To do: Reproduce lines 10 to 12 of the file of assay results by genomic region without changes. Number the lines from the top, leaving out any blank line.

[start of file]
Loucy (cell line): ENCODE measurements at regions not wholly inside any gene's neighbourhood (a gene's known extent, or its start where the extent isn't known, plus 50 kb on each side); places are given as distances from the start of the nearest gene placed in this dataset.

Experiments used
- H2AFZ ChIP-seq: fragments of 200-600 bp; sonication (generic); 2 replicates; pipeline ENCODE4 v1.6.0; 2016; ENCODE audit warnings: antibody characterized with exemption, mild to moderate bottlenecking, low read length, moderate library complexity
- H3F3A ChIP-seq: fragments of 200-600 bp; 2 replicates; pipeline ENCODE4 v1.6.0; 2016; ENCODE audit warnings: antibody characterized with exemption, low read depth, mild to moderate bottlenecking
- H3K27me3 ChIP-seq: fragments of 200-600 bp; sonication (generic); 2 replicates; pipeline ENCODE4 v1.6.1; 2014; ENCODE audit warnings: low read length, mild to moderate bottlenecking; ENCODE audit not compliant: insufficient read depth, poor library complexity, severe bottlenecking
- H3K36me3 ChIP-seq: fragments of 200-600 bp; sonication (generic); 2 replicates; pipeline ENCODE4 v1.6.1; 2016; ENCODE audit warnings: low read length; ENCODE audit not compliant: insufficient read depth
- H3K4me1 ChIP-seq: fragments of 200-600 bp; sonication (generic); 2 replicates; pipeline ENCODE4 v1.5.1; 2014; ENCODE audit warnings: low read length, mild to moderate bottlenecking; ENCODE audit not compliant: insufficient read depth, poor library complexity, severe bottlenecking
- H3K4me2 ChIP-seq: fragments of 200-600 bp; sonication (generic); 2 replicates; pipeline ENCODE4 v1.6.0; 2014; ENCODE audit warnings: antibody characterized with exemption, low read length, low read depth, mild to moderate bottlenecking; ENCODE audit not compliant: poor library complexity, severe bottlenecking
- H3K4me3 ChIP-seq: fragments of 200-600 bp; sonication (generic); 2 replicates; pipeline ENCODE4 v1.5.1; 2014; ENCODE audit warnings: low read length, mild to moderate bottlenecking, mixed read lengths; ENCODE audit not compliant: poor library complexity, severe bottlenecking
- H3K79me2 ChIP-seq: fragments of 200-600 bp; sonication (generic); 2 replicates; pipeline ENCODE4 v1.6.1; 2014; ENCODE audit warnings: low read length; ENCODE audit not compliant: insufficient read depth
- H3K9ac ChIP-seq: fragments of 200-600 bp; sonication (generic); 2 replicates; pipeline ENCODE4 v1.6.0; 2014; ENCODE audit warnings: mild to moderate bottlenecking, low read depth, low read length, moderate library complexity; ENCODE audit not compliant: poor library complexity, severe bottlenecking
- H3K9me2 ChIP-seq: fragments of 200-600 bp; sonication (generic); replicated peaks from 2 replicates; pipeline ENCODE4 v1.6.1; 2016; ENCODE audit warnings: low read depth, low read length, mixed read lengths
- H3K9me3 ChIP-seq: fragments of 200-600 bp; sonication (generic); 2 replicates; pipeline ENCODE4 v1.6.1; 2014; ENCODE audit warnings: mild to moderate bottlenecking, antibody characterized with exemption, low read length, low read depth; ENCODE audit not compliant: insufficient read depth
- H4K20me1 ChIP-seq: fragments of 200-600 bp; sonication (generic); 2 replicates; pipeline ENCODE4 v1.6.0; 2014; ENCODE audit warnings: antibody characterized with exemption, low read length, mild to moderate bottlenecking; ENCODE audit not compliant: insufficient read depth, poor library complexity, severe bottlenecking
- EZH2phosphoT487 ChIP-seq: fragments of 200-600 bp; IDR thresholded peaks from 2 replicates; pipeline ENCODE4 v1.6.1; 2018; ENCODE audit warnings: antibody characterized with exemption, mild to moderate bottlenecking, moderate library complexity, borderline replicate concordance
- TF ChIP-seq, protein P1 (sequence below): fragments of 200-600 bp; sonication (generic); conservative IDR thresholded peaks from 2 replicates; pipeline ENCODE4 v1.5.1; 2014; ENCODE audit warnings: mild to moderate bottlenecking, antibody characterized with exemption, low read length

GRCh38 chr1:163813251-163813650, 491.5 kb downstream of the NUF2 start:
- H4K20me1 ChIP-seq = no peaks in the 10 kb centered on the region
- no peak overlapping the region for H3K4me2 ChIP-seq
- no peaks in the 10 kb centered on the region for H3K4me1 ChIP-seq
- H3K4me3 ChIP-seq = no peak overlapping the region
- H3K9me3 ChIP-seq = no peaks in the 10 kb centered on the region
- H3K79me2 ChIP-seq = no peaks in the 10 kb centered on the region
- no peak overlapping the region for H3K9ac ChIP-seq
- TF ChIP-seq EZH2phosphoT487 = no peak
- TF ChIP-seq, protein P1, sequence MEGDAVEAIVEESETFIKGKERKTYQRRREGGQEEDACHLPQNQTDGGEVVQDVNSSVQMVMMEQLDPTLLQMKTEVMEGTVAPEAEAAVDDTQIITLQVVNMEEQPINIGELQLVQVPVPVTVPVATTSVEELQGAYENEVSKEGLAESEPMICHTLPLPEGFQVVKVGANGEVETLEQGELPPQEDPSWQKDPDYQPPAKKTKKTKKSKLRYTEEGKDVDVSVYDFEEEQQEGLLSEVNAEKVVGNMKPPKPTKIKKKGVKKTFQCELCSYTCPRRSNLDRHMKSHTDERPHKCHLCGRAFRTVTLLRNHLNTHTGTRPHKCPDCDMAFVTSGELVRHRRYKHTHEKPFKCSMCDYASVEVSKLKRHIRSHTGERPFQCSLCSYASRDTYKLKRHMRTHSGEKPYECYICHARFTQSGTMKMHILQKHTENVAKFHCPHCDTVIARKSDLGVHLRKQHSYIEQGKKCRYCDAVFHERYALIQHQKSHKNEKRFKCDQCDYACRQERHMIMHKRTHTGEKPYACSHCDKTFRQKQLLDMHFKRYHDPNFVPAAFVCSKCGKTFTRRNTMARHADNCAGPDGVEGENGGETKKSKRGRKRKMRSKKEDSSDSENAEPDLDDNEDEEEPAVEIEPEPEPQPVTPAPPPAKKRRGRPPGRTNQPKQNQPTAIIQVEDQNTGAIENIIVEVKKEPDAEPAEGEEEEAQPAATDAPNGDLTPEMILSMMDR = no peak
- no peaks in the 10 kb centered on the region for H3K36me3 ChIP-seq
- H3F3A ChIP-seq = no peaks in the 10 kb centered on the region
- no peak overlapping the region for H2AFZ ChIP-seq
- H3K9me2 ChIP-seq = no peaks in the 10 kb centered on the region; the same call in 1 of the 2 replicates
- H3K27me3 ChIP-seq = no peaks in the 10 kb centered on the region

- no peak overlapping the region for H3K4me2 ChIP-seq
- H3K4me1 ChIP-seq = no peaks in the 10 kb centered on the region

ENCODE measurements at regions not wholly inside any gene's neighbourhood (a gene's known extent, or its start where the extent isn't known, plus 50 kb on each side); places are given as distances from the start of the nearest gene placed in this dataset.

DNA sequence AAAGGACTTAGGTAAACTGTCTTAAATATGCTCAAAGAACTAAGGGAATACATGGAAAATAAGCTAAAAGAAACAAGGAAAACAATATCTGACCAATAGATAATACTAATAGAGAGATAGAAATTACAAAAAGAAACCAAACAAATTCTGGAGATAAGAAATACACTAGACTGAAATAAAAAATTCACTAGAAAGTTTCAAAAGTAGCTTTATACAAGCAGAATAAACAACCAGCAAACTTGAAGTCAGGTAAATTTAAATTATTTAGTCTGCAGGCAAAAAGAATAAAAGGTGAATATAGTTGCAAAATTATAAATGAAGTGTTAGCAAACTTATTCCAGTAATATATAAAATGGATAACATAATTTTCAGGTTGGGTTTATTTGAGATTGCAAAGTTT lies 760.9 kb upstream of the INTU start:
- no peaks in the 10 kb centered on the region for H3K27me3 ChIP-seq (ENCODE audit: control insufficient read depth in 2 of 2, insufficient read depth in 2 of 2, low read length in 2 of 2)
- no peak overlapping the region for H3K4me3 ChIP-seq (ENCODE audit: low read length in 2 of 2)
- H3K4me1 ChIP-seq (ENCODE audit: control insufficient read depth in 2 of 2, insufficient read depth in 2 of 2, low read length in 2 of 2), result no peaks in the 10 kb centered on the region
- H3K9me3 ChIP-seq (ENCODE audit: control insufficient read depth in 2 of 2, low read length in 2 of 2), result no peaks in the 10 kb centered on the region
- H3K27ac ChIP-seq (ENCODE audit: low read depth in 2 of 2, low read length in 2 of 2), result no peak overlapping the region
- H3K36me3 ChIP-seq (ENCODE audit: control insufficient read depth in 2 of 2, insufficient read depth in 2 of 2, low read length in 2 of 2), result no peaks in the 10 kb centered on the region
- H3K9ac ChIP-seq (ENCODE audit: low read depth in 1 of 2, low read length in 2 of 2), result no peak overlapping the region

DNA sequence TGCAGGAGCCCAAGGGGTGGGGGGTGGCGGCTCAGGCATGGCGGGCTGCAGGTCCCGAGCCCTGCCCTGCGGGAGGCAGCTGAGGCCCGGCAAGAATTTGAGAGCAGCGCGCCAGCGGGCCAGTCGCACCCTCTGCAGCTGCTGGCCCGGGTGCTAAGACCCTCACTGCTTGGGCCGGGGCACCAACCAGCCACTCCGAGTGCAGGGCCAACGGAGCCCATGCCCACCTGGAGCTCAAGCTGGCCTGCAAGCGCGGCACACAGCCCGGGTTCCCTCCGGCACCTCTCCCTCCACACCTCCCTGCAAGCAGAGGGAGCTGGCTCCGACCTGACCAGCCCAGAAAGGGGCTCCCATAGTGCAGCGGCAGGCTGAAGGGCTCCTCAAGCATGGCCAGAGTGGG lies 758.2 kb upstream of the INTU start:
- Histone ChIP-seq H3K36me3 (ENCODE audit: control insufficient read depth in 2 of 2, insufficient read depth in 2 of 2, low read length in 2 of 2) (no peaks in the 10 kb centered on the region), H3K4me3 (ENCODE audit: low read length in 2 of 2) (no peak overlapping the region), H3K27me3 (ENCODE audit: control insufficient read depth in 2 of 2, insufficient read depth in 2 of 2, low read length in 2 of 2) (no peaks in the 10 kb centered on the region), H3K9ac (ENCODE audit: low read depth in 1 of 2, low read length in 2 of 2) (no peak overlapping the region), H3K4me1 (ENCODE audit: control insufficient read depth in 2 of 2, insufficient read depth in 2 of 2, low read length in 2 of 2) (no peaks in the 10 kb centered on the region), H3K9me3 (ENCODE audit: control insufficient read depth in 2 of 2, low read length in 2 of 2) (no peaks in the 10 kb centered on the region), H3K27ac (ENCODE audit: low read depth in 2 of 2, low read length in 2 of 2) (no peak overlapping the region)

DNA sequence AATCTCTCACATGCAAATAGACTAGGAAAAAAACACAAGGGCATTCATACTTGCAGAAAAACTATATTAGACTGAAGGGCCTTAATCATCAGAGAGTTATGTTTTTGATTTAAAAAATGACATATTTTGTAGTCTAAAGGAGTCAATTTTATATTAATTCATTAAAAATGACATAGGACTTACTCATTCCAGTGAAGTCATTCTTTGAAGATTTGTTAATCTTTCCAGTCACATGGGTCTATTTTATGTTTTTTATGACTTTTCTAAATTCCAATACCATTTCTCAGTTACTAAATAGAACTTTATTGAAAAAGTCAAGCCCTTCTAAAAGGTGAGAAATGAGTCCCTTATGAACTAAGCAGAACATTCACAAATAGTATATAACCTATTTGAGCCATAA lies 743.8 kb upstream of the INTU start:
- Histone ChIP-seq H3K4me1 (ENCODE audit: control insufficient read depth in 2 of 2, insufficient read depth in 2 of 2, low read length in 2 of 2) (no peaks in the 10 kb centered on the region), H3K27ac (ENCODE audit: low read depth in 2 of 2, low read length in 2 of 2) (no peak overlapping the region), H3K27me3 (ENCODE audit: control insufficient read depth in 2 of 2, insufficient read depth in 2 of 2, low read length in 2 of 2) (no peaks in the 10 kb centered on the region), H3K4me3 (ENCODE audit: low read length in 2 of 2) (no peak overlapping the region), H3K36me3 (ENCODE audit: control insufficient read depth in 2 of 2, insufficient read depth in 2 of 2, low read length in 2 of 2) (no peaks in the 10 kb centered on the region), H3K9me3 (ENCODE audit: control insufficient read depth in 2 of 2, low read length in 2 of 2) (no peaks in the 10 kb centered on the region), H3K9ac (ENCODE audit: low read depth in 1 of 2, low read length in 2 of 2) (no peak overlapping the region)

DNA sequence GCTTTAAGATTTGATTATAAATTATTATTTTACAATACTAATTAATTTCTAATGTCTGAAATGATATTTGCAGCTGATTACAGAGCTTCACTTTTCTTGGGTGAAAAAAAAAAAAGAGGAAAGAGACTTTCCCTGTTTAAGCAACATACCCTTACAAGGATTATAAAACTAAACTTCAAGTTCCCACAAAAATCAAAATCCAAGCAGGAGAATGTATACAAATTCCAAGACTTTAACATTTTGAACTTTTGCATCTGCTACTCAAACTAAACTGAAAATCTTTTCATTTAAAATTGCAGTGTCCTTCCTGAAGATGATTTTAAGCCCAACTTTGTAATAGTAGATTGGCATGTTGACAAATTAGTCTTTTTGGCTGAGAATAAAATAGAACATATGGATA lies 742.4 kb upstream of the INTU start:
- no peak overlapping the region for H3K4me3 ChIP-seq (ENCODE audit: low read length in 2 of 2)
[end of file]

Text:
- H3K79me2 ChIP-seq: fragments of 200-600 bp; sonication (generic); 2 replicates; pipeline ENCODE4 v1.6.1; 2014; ENCODE audit warnings: low read length; ENCODE audit not compliant: insufficient read depth
- H3K9ac ChIP-seq: fragments of 200-600 bp; sonication (generic); 2 replicates; pipeline ENCODE4 v1.6.0; 2014; ENCODE audit warnings: mild to moderate bottlenecking, low read depth, low read length, moderate library complexity; ENCODE audit not compliant: poor library complexity, severe bottlenecking
- H3K9me2 ChIP-seq: fragments of 200-600 bp; sonication (generic); replicated peaks from 2 replicates; pipeline ENCODE4 v1.6.1; 2016; ENCODE audit warnings: low read depth, low read length, mixed read lengths